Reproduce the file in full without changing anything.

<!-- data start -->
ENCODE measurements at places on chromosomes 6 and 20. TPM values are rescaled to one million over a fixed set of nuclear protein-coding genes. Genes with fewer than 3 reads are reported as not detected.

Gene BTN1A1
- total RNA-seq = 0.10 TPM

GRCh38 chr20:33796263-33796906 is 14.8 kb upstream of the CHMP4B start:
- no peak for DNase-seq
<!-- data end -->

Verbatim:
ENCODE measurements at places on chromosomes 6 and 20. TPM values are rescaled to one million over a fixed set of nuclear protein-coding genes. Genes with fewer than 3 reads are reported as not detected.

Gene BTN1A1
- total RNA-seq = 0.10 TPM

GRCh38 chr20:33796263-33796906 is 14.8 kb upstream of the CHMP4B start:
- no peak for DNase-seq